A brief 5-minute video that names common stressors associated with the COVID-19 pandemic and provides suggestions for how to manage those stressors in a healthy and adaptive way.

Depression 101 provides a starting point and a foundation for talking about, and learning about, depression. It reviews different signs and symptoms of how depression may manifest in our everyday lives, which should help us better recognize when we, or family and friends, might be depressed. It also discusses common causes of depression, treatments for depression, and provides additional learning resources.

In this presentation, attendees will learn about the various Counseling Center services, how to schedule an appointment, what to expect when meeting with a counselor, and the wide array of services offered by the Counseling Center.

The grief and grieving program walks viewers through a series of short videos that help explain the process of grieving. It guides students through several components of grieving, including experiencing grief, social responses, guilt and self-blame, coping and more. Whether your grief is new or old, this program can help you learn more about what it means to be grieving, and how you can take steps to work through this difficult experience.

During this pandemic, many of us find ourselves needing to set boundaries with people in our lives. Maybe you’re living in close quarters with others, or trying to navigate tricky communication online. In this presentation, we discuss what healthy boundaries look like, and bring you strategies for creating boundaries, managing conflicts and more.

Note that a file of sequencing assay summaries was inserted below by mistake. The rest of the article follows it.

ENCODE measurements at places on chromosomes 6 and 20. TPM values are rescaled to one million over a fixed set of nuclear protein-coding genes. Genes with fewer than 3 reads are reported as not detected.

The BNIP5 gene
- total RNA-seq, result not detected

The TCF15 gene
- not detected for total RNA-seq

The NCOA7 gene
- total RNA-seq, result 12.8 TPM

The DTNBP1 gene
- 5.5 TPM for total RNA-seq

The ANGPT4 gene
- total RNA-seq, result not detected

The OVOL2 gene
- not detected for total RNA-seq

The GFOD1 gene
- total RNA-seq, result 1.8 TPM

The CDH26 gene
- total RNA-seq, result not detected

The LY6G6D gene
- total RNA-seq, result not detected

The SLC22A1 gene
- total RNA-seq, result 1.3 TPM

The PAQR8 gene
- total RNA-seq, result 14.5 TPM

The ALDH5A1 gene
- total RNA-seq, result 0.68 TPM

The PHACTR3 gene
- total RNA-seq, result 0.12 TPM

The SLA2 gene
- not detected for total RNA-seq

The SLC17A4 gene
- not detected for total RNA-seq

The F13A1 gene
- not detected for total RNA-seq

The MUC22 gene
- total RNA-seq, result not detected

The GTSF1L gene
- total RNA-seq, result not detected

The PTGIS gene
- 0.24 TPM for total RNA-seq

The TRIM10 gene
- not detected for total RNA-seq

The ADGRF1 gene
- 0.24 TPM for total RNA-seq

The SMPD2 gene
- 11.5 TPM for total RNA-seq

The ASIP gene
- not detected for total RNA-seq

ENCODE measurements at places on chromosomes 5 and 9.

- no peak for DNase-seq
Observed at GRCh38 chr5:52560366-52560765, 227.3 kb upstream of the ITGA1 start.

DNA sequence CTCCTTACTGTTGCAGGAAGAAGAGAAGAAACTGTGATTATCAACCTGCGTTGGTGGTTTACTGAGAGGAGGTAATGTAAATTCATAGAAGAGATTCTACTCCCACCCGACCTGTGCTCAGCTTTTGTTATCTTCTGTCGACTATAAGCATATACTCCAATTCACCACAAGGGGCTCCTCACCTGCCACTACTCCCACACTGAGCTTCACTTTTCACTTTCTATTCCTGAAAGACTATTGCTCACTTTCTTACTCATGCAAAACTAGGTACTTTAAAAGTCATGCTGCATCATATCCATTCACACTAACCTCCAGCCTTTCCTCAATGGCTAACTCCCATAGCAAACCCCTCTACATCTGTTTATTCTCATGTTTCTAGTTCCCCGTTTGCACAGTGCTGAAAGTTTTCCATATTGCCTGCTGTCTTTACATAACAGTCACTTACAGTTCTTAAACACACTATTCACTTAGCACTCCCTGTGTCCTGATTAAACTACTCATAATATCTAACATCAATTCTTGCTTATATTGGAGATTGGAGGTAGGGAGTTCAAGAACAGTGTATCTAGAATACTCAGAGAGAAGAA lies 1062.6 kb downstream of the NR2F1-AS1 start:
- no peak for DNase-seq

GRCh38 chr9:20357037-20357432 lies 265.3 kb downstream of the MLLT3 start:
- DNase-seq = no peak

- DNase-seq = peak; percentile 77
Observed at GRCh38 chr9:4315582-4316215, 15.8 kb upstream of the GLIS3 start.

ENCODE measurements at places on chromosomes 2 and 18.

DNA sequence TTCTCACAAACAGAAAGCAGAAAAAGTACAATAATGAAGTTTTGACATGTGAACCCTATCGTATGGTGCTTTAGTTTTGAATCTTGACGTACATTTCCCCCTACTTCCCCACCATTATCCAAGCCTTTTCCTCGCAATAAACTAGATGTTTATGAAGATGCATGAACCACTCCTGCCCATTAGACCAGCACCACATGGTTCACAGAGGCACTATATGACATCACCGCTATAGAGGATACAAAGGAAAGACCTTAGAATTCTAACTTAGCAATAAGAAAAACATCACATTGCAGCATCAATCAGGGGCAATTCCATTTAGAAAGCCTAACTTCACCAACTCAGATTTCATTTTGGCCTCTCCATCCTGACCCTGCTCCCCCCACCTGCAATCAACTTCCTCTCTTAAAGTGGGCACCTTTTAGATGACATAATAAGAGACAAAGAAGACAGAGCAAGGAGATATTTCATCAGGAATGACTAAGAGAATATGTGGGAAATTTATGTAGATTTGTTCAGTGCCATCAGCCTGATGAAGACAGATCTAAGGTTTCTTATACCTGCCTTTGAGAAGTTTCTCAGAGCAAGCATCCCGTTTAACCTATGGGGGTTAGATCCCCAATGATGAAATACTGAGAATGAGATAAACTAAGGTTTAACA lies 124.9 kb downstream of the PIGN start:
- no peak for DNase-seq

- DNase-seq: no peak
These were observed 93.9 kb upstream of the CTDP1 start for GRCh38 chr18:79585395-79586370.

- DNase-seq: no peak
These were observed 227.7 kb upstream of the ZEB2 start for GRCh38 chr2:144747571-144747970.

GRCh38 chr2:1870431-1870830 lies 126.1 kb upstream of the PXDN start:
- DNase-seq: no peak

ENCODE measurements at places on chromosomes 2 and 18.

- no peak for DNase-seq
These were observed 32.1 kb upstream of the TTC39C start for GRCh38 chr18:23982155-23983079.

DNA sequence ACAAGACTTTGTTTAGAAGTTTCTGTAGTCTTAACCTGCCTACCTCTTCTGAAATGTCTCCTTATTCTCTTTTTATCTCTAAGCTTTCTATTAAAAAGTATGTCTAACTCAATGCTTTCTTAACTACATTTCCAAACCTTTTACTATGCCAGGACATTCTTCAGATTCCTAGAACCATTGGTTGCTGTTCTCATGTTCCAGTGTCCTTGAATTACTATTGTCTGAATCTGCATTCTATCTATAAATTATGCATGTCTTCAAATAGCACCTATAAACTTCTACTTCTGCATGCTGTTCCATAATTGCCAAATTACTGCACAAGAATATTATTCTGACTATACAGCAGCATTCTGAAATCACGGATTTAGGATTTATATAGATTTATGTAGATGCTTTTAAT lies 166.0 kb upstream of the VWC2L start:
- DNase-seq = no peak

Invite one of our clinicians to your class, club meetings, staff meeting, etc. to share about Counseling Center services, as well as discuss general college mental health. 

This is not a formal presentation. 

This presentation provides an introduction to polyamory and ethical non-monogamy, the practice of intimate relationships with more than one person. In this presentation we cover basic information about polyamory, common misconceptions, some important considerations about polyamorous relationships, and where to get more information.

This presentation will provide an overview of mindfulness meditation, highlighting some of the benefits of engaging in it, and explaining how to begin a practice of meditation. Listeners will participate in a brief meditation, and will also learn ways to engage in mindfulness on an everyday basis. Additional mindfulness meditation resources in the TU community and beyond will be shared.

This option is for non-clinical consultations only. 

Discussing mental health can be challenging to navigate. This non-clinical outreach consultation is for campus partners or students who are planning an event that is focused on or related to mental health. This consultation can be utilized for feedback regarding your mental health-focused content. Additionally, this consultation can be used if the content to be discussed could be potentially triggering, trauma-inducing, or have an unintended negative impact on the audience. 

Consultations are typically around 30 minutes, and held either virtually or at the Counseling Center. 

A short presentation about the psychological and biological bases of procrastination — with two life hacks at the end to help students stop procrastinating today.

This is a general presentation focused on self-care that emphasizes student reflection and solution-focused action planning. It is adaptable to use with a variety of student groups and can be abbreviated as needed.